Jesus is silent. He has let the great word drop and then He envelops Himself in silence.
"Pontius, Claudia Procula's freedwoman asks permission to come in. She has a note for you."
"Domine! Women also now! Let her come in."
A Roman woman comes in and kneels down handing a waxed tablet. It must be the one with which Procula begs her husband not to condemn Jesus. The woman withdraws backwards, while Pilate reads.
"I am advised to avoid Your being put to death. Is it true that You are more than a haruspex? You frighten me."
Jesus is silent.
"Do You not know that I have the power to free You or to crucify You?"
"You would have no power, if it were not given to you from Above. Therefore, he who handed Me over to you is more guilty than you are."
"Who is it? Your God? I fear…" Jesus is silent.
Pilate is on tenterhooks. He would like and he would not like to… He is afraid of God's punishment, he is afraid of Rome, he fears Judaean revenges. For a moment he overcomes the fear of God. He goes to the front of the hall and in a thundering voice he shouts: "He is not guilty."
"If you say so, you are no friend of Caesar's. He who proclaims himself king, is his enemy. You want to free the Nazarene. We will inform Caesar of that." Pilate is seized with the fear of man.
"So, you want Him dead? Let it be so. But the blood of this just man is not to stain my hands" and having a basin brought to him, he washes his hands in the presence of the people who appear to be seized with frenzy while they shout: "His blood on us. His blood be on us and on our children. We are not afraid of Him. Crucify Him! Crucify Him!"
Pontius Pilate goes back to his little throne and he calls the centurion Longinus and a slave. He orders the slave to bring him a board on which he places a notice and has the words written on it: "Jesus Nazarene, King of the Jews". And he shows it to the people. "No. Not so. Not king of the Jews. But that He said that He is king of the Jews." Many of them shout so.
"What I have written, I have written" says Pilate severely, and standing upright, he stretches his hand forward with its palm turned down, and he orders: "Let Him go to the cross. Soldier, go. Prepare the cross." And he descends from his throne without even looking towards the uproarious crowd or at the wan Condemned Man. He leaves the hall…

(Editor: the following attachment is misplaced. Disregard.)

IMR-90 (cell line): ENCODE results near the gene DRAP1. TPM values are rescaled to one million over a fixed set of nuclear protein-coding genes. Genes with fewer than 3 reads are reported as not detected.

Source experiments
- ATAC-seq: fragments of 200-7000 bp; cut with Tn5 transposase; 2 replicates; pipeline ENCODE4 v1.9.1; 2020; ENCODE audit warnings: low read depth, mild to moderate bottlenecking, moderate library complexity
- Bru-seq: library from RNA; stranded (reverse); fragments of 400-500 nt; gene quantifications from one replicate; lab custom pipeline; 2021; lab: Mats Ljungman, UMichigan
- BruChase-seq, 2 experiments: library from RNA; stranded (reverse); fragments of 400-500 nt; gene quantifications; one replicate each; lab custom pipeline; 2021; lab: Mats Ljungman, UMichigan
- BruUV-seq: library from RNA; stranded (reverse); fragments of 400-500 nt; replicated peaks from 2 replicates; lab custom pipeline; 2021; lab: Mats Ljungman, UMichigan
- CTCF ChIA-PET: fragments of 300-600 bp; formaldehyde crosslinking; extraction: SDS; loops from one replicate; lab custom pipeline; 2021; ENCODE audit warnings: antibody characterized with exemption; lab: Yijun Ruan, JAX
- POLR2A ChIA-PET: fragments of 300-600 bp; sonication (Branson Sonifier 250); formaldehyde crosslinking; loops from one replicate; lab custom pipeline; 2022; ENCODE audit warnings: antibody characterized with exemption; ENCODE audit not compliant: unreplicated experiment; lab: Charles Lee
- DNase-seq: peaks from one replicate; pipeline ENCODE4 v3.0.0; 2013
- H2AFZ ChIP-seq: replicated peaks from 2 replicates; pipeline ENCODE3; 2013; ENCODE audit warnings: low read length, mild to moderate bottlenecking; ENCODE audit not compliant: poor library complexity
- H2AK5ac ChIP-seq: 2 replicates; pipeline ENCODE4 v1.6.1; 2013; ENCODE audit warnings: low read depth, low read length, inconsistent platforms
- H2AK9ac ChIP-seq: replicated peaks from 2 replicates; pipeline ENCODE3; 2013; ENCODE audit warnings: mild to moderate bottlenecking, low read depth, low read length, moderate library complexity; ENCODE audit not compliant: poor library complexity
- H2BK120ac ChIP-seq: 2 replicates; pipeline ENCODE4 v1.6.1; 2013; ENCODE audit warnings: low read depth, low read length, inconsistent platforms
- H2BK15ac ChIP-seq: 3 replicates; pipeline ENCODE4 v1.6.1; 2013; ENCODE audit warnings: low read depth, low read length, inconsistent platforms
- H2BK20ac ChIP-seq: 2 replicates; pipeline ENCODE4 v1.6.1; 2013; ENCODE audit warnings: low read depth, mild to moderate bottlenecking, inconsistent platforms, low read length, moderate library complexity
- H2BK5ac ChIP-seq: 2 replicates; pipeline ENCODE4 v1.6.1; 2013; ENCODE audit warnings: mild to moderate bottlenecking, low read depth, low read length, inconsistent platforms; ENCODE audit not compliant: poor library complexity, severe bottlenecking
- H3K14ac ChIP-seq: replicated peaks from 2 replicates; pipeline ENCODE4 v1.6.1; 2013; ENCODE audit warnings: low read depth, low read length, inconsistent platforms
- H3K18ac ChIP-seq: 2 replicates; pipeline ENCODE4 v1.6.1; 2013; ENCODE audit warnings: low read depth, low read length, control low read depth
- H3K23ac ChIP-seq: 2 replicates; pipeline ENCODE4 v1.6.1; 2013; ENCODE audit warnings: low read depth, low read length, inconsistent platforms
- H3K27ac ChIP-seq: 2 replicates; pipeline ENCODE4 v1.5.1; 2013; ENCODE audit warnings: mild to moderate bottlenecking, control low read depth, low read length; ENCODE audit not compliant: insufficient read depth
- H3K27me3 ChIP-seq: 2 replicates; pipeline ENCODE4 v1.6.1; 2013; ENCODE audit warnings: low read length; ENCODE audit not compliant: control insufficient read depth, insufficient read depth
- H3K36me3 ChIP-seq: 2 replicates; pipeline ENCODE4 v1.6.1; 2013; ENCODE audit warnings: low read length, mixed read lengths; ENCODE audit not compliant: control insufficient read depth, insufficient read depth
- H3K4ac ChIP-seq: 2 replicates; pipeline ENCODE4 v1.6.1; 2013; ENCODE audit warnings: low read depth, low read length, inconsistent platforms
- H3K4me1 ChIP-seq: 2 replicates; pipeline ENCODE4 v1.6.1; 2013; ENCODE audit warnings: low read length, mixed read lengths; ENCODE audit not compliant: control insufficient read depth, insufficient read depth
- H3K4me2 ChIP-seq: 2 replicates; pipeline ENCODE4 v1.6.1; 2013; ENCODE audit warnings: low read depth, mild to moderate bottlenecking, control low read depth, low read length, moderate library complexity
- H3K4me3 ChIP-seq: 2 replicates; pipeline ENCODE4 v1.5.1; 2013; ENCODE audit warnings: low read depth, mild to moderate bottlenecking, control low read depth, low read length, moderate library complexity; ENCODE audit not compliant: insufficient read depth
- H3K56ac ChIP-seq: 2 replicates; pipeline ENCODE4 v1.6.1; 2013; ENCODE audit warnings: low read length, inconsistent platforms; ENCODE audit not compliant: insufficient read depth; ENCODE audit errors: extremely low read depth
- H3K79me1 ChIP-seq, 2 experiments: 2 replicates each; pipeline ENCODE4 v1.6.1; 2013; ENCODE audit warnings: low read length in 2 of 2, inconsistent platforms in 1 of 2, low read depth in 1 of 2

Jesus is left in the middle of it, guarded by the soldiers, awaiting the cross.
Friday, 10th March, 1944.
"I want you to meditate on the point concerning My meetings with Pilate. John, who is the most accurate witness and narrator, as he was almost always present, or at least very close, relates how I was taken to the Praetorium when I left Caiaphas' house. And he specifies “early in the morning”. In fact you saw that it was daybreak. He also specifies: “they (the Jews) did not enter in order not to be contaminated and thus be able to eat the Passover.” Being hypocritical as usual, they thought that it was dangerous to trample on the dust of a Gentile's house, as they might be contaminated, but they did not consider it a sin to kill an Innocent, and with their spirits satisfied with the crime they had accomplished, they were able to enjoy their Passover even more. They have many followers even nowadays. All those, who do wrong internally, but externally profess respect for religion and love for God, are like them. Formulae, formulae, but not true religion! I regard them with disgust and disdain.
As the Jews would not go into Pilate's house, Pilate came out to hear what the bawling crowd wanted and, experienced as he was in governing and judging, at a glance he realised that not I, but that population intoxicated with hatred was guilty. By looking at each other, we read each other's heart. I judged the man what he was. He judged Me for what I was. I felt pity for him, because he was weak. And he felt pity for Me, because I was innocent. He tried to save Me from the very beginning. And as the right to administer justice with regard to criminals was remitted and reserved to Rome, he tried to save Me by saying: “Judge Him according to your Law”.